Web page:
Finding My, and My Character’s, Why

Becoming the hero in my story

Photo by Vlad Bagacian on Unsplash

The human brain is a meaning-seeking machine; rather than taking everything at face value, we’re wired to try to figure out what’s really going on. Because understanding the why fundamentally changes our perception of the what.

— Lisa Cron in Story Genius: How to Use Brain Science to Go Beyond Outlining and Write a Riveting Novel

Middle with why

I am trying to find my why. According to Simon Sinek, I should have started with why. Before doing anything else I should have established what my purpose is. Once I have established my motivation, my why for doing things, then everything else will follow from that.

People don’t buy what you do. They buy why you do it.

— Simon Sinek in Start With Why

I shouldn’t focus on what I should be doing, or how I should be doing it, until I have a clear idea of why.

Unfortunately, Simon, I haven’t started my life with why. I started with the what and the how. And now I’m half-way through, and the why still remains a mystery.

But it’s never too late. So I can’t start with why. But I can middle with why.


Bear with me a moment, because if you would like a soundtrack to listen to whilst reading this, and you’re not too averse to musicals, I have one. Thinking about my why brought to mind these songs:

  • Why God Why? from Miss Saigon
  • Purpose from Avenue Q
  • Gethsemane from Jesus Christ Superstar
  • Find Your Grail from Spamalot

Pop these on as background if you’d like. If you’re not into musicals, please ignore and move on.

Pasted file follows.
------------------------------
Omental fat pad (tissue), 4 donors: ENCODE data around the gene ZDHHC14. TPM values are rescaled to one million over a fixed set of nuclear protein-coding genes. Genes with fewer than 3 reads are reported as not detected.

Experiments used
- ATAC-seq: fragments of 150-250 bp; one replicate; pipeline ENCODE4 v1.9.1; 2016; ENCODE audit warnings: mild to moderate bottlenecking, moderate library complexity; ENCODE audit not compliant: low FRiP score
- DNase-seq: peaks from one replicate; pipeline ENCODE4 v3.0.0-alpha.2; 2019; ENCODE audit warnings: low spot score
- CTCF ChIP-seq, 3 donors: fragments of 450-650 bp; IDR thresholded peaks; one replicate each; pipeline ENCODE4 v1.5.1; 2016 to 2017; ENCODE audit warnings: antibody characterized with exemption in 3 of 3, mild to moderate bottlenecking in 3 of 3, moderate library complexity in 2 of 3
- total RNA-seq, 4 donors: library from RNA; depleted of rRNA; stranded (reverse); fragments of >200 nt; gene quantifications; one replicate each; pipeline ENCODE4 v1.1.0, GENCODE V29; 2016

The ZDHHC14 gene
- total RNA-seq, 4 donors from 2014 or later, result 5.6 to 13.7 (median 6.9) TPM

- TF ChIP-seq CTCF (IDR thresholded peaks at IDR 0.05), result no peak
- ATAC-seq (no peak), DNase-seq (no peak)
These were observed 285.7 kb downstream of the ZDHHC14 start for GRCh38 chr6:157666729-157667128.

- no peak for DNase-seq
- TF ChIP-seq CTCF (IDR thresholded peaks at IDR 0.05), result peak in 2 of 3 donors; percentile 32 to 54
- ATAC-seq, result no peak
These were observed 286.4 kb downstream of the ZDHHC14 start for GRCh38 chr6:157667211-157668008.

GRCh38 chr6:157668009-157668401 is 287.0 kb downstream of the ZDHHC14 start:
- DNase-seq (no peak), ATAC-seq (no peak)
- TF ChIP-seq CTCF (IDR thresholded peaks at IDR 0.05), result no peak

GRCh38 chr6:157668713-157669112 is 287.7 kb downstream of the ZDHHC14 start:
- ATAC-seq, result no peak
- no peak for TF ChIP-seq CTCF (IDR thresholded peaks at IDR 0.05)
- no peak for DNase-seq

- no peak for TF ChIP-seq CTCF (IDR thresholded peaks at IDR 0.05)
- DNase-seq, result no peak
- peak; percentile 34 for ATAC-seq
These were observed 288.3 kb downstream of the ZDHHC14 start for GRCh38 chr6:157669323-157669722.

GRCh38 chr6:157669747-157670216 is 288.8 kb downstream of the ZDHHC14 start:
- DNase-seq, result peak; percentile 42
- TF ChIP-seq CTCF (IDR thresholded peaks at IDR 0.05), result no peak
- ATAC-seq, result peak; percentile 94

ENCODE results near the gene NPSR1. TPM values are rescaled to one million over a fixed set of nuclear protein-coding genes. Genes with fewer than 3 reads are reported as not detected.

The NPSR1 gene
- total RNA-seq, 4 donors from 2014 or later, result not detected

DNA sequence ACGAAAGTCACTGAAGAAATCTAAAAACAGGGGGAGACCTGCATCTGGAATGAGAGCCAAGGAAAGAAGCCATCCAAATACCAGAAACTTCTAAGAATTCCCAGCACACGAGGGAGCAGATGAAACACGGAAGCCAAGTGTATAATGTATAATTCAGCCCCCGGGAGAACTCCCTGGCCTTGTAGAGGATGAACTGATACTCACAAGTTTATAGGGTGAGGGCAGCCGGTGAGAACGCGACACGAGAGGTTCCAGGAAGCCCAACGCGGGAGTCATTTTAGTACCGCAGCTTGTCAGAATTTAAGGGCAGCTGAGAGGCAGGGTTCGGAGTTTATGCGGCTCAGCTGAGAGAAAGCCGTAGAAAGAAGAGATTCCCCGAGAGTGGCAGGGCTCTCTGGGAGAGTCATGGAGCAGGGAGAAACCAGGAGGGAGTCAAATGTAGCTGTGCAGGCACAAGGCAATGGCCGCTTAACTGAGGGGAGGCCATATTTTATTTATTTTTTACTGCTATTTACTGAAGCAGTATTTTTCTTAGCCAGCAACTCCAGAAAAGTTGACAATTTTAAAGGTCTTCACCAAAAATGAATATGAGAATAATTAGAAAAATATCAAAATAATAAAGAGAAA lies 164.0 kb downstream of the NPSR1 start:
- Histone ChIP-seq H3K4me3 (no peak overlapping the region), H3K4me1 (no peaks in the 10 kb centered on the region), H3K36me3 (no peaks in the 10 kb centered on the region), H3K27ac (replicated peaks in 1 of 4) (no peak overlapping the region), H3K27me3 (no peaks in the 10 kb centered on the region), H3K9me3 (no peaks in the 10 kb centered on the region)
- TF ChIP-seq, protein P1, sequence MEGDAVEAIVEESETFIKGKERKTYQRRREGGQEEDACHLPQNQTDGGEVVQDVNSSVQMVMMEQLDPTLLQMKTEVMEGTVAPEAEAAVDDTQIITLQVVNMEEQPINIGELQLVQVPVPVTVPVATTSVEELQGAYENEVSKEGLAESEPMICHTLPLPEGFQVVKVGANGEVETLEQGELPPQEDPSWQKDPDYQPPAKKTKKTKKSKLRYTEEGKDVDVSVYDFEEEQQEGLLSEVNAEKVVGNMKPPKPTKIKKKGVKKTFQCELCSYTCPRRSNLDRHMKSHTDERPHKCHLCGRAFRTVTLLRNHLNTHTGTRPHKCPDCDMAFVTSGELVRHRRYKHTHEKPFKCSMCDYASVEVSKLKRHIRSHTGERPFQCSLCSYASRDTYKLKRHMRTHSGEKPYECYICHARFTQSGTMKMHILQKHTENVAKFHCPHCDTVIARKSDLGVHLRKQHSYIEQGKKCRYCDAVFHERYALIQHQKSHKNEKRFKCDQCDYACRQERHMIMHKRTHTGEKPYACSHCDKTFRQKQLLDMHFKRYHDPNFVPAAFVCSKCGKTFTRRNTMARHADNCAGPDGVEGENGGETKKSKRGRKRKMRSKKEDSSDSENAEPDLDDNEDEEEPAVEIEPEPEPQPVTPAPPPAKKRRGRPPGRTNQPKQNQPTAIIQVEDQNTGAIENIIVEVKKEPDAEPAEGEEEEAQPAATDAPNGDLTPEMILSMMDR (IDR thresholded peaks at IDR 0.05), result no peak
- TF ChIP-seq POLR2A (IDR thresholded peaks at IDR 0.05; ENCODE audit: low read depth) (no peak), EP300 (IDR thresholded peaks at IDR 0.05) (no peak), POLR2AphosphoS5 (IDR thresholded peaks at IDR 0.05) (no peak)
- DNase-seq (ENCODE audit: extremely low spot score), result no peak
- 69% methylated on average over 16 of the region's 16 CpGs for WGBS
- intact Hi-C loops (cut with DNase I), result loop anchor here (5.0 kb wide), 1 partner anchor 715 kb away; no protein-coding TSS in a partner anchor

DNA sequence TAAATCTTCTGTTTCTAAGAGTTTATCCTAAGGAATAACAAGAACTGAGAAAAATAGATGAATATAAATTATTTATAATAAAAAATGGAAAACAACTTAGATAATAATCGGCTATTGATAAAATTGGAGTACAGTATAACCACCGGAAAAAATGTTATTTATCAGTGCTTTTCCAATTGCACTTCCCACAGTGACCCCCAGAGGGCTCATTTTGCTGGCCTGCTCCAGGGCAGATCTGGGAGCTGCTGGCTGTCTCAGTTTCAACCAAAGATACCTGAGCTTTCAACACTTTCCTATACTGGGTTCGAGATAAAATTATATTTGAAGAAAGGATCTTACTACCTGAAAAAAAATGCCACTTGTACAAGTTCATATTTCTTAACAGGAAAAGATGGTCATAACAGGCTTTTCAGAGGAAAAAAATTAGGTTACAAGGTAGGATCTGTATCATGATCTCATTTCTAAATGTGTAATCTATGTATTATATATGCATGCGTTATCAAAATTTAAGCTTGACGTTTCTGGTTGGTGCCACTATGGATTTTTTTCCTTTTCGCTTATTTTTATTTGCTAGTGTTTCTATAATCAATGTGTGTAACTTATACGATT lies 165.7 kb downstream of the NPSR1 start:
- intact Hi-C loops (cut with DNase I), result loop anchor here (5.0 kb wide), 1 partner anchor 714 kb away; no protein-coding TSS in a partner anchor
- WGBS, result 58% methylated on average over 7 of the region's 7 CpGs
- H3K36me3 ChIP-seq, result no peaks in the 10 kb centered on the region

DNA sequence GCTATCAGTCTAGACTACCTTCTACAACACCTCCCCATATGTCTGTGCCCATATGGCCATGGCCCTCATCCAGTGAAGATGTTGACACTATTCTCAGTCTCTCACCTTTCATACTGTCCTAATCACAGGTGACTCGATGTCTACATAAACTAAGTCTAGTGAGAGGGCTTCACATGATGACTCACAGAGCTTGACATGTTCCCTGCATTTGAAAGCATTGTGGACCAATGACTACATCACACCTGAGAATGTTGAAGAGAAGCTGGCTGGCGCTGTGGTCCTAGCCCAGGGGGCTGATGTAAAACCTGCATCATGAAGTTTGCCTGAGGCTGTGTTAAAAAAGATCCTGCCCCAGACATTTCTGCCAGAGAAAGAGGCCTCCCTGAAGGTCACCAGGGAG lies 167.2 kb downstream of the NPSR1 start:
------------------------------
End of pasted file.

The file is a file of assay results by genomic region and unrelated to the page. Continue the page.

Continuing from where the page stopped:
Character motivations

As I’m also thinking a lot about stories, and how to write better ones, I am naturally also looking at how characters come to their why.

In order to make our characters believable, we need to understand their motivations. We can’t determine what they will do (their goals), or how they will do it (the plot) until we have a clear idea of why (their motivation).

However, it is often not clear to the characters at the start of their story what their motivations are. They are likely to be focussed on their external goals and making plans. The author should be aware of the character motivations and should aim to show these to the reader, even whilst the character is clueless.

There is a parallel between our lives and a character in a story.

The story of our lives

Kira-Anne Pelican in her book The Science of Writing Characters has a chapter on how character motivations are linked to psychology. In childhood and early adulthood we are focussed on our extrinsic goals. How do we make gains in life?

By midlife we are reassessing those goals. There is a shift in focus to spending more time in meaningful relationships. We are moving from satisfying external goals to exploring our internal motivations.

What are those internal motivations?

Self-determination theory says that as we grow older we are learning to fulfil our three essential needs —

  • competency,
  • autonomy,
  • and belonging.

There is a link here with Daniel Pink’s book Drive where he looks at what motivates people and produces better work.

Maybe our early careers are focussed on simpler tasks. For these rewards work well as motivators. If you get a bonus for completing these types of task then it increases your ability on them. Carrot and stick approaches work well.

But these motivators do not work well for more complex, creative tasks. In fact, external motivators for these tasks actually impair your performance on them.